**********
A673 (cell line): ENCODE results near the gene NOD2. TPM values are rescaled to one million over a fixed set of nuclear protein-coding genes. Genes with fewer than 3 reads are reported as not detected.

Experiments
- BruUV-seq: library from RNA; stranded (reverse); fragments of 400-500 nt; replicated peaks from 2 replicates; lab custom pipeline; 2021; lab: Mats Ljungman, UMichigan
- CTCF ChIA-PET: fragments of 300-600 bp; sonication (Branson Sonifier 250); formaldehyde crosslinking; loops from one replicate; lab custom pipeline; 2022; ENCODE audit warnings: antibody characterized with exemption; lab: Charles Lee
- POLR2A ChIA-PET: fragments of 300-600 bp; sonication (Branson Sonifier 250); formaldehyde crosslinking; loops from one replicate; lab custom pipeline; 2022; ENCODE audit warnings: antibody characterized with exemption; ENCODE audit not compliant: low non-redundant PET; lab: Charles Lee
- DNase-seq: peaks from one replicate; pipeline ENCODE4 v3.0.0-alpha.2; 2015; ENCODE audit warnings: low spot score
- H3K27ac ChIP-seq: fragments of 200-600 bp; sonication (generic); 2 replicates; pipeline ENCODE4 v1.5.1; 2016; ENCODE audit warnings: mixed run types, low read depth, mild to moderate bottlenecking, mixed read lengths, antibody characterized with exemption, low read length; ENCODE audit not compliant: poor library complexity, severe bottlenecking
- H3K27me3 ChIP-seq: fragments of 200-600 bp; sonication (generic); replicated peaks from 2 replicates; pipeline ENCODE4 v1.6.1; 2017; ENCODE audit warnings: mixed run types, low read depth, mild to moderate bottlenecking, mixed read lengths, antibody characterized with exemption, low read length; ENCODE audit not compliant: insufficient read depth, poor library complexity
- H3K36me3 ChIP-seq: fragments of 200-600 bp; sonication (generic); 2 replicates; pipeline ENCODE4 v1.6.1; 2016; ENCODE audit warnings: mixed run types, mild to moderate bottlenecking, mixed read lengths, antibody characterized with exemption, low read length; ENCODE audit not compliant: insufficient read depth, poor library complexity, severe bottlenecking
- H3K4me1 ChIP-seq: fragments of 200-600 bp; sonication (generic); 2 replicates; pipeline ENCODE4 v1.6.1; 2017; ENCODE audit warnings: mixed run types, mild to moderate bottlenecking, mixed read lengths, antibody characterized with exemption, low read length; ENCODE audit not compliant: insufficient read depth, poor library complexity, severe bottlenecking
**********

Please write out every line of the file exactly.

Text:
A673 (cell line): ENCODE results near the gene NOD2. TPM values are rescaled to one million over a fixed set of nuclear protein-coding genes. Genes with fewer than 3 reads are reported as not detected.

Experiments
- BruUV-seq: library from RNA; stranded (reverse); fragments of 400-500 nt; replicated peaks from 2 replicates; lab custom pipeline; 2021; lab: Mats Ljungman, UMichigan
- CTCF ChIA-PET: fragments of 300-600 bp; sonication (Branson Sonifier 250); formaldehyde crosslinking; loops from one replicate; lab custom pipeline; 2022; ENCODE audit warnings: antibody characterized with exemption; lab: Charles Lee
- POLR2A ChIA-PET: fragments of 300-600 bp; sonication (Branson Sonifier 250); formaldehyde crosslinking; loops from one replicate; lab custom pipeline; 2022; ENCODE audit warnings: antibody characterized with exemption; ENCODE audit not compliant: low non-redundant PET; lab: Charles Lee
- DNase-seq: peaks from one replicate; pipeline ENCODE4 v3.0.0-alpha.2; 2015; ENCODE audit warnings: low spot score
- H3K27ac ChIP-seq: fragments of 200-600 bp; sonication (generic); 2 replicates; pipeline ENCODE4 v1.5.1; 2016; ENCODE audit warnings: mixed run types, low read depth, mild to moderate bottlenecking, mixed read lengths, antibody characterized with exemption, low read length; ENCODE audit not compliant: poor library complexity, severe bottlenecking
- H3K27me3 ChIP-seq: fragments of 200-600 bp; sonication (generic); replicated peaks from 2 replicates; pipeline ENCODE4 v1.6.1; 2017; ENCODE audit warnings: mixed run types, low read depth, mild to moderate bottlenecking, mixed read lengths, antibody characterized with exemption, low read length; ENCODE audit not compliant: insufficient read depth, poor library complexity
- H3K36me3 ChIP-seq: fragments of 200-600 bp; sonication (generic); 2 replicates; pipeline ENCODE4 v1.6.1; 2016; ENCODE audit warnings: mixed run types, mild to moderate bottlenecking, mixed read lengths, antibody characterized with exemption, low read length; ENCODE audit not compliant: insufficient read depth, poor library complexity, severe bottlenecking
- H3K4me1 ChIP-seq: fragments of 200-600 bp; sonication (generic); 2 replicates; pipeline ENCODE4 v1.6.1; 2017; ENCODE audit warnings: mixed run types, mild to moderate bottlenecking, mixed read lengths, antibody characterized with exemption, low read length; ENCODE audit not compliant: insufficient read depth, poor library complexity, severe bottlenecking